Fumio Asai, Takahiro Seki, Ayae Sugawara-Narutaki, Kazuhide Sato, Jérémy Odent, Olivier Coulembier, Jean-Marie Raquez, and Yukikazu Takeoka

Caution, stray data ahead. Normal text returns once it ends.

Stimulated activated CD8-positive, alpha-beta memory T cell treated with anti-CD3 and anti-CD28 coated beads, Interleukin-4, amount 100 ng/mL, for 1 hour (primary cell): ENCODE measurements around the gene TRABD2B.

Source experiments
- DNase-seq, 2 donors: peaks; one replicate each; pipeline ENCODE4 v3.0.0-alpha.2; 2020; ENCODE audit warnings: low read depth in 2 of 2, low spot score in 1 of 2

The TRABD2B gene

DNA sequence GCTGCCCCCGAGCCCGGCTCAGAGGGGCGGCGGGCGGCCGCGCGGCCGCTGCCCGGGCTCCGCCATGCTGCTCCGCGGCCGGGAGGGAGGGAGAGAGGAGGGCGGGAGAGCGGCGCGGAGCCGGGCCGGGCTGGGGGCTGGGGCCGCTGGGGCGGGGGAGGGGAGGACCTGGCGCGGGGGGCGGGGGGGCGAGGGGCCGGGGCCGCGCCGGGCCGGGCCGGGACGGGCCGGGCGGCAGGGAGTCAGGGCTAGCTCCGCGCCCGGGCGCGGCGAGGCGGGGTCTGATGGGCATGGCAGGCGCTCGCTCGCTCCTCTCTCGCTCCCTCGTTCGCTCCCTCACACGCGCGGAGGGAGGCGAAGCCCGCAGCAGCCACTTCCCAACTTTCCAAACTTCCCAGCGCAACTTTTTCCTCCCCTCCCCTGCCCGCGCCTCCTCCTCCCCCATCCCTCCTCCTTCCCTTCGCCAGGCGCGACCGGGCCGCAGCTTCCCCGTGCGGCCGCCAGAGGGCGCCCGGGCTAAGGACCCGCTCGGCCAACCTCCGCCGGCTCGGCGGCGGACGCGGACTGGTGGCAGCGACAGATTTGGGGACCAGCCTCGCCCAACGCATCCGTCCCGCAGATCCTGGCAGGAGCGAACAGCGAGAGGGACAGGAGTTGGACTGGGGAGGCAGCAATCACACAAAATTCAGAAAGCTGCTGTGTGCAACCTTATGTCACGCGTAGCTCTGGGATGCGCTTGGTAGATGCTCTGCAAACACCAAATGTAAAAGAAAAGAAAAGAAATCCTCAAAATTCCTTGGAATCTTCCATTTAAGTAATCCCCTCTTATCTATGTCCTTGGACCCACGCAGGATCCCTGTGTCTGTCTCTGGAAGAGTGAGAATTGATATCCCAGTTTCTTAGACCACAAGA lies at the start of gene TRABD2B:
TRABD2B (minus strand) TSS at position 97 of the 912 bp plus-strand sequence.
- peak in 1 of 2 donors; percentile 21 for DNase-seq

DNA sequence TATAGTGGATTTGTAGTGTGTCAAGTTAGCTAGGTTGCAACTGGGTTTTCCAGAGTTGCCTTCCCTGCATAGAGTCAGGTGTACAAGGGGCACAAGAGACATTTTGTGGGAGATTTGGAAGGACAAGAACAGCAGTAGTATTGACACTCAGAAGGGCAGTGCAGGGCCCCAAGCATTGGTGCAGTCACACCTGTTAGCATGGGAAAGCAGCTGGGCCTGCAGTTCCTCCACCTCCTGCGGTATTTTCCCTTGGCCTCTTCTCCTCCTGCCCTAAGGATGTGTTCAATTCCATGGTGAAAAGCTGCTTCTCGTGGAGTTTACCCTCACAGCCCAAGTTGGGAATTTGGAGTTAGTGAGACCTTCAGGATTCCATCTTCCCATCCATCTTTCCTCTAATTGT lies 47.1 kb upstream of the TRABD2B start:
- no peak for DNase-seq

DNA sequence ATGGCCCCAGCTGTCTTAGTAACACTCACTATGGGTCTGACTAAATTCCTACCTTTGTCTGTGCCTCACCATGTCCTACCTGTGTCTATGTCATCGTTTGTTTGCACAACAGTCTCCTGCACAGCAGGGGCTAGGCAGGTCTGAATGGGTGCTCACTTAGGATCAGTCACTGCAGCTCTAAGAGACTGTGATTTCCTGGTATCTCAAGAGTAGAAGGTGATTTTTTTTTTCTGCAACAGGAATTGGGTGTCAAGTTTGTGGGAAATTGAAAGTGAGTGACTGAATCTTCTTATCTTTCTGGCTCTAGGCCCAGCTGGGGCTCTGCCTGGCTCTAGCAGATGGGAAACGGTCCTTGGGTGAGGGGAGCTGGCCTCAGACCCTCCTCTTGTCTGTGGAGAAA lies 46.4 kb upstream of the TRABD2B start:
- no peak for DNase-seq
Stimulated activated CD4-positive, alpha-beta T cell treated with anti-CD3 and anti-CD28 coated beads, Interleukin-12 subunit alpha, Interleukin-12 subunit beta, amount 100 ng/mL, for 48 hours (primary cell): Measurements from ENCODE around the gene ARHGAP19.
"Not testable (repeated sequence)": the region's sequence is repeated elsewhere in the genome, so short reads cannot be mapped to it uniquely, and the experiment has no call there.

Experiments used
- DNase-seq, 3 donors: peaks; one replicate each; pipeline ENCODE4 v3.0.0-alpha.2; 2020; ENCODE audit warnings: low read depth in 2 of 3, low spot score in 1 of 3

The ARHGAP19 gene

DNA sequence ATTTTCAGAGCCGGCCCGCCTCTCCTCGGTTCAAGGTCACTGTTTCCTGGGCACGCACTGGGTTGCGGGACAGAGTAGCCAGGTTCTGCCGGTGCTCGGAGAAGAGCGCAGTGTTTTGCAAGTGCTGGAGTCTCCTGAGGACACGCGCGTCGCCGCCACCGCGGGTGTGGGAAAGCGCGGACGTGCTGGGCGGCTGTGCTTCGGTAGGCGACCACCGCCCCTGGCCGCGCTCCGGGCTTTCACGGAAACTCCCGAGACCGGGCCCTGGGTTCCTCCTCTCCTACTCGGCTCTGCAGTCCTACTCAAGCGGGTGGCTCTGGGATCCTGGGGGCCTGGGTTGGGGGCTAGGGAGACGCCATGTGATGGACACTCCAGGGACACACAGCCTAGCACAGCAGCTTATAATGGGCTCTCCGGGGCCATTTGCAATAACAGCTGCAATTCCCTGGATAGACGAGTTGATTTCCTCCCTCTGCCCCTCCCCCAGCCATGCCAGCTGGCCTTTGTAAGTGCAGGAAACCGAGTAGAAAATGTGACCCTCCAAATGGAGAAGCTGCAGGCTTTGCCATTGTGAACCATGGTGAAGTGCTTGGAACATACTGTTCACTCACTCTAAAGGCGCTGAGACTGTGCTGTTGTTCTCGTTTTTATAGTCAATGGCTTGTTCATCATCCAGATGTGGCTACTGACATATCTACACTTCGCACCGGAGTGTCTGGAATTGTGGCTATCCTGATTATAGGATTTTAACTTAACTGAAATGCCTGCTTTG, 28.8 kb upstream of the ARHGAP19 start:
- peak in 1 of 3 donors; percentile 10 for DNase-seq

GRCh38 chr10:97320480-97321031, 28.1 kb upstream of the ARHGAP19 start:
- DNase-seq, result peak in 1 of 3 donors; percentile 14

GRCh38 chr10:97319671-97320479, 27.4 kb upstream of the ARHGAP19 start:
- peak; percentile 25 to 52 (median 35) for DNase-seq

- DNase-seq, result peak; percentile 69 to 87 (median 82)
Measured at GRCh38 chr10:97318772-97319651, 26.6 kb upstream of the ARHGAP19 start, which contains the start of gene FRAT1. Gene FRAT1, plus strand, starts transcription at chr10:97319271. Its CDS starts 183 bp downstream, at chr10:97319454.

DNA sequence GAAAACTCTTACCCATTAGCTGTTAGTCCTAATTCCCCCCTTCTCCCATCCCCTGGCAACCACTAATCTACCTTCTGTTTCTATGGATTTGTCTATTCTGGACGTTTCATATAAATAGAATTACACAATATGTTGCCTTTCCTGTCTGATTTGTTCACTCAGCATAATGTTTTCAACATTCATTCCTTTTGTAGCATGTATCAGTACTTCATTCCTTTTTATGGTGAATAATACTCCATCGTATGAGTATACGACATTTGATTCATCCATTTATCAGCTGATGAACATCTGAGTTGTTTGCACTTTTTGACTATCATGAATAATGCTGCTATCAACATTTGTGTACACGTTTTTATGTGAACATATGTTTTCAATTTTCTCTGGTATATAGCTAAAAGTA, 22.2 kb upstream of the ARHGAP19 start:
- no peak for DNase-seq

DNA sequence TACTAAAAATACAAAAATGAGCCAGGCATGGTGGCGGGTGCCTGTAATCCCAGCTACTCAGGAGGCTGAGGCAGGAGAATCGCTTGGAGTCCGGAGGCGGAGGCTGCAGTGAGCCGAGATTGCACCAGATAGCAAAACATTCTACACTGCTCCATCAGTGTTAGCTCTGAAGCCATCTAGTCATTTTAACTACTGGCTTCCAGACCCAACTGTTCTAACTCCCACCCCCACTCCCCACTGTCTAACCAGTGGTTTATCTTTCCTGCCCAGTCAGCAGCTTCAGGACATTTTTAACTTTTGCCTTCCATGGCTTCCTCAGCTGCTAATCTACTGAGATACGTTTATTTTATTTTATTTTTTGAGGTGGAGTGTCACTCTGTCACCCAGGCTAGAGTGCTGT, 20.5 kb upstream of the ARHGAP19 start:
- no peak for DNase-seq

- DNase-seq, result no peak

Poly(2-methoxyethyl acrylate) (PMEA) has attracted attention as a biocompatible polymer that is used as an antithrombotic coating agent for medical devices, such as during artificial heart and lung fabrication. However, PMEA is a viscous liquid polymer with low Tg, and its physical strength is poor even if a cross-linker is used, so it is difficult to make tough and freestanding objects from it. Here, we design and fabricate a biocompatible elastomer made of tough, self-supporting PMEA−silica composites. The toughness of the composite elastomer increases as a function of silica particle filling, and its stress at break is improved from 0.3 to 6.7 MPa. The fracture energy of the composite elastomer with 39.5 vol % silica particles is up to 15 times higher than that of the cross-linked PMEA with no silica particles and the material demonstrates stress−strain behavior that is similar to that of biological soft tissue, which exhibits nonlinear elasticity. In addition, the composite elastomer shows the potential to be an antithrombotic property, while the results of the platelet adhesion test of the composite elastomer show that the number of adhered platelets is not significantly affected by the silica addition. As the composite elastomer can be rapidly three-dimensionalprinted into complex geometries with high-resolution features, it is expected to contribute to the development of medical devices from readily available materials.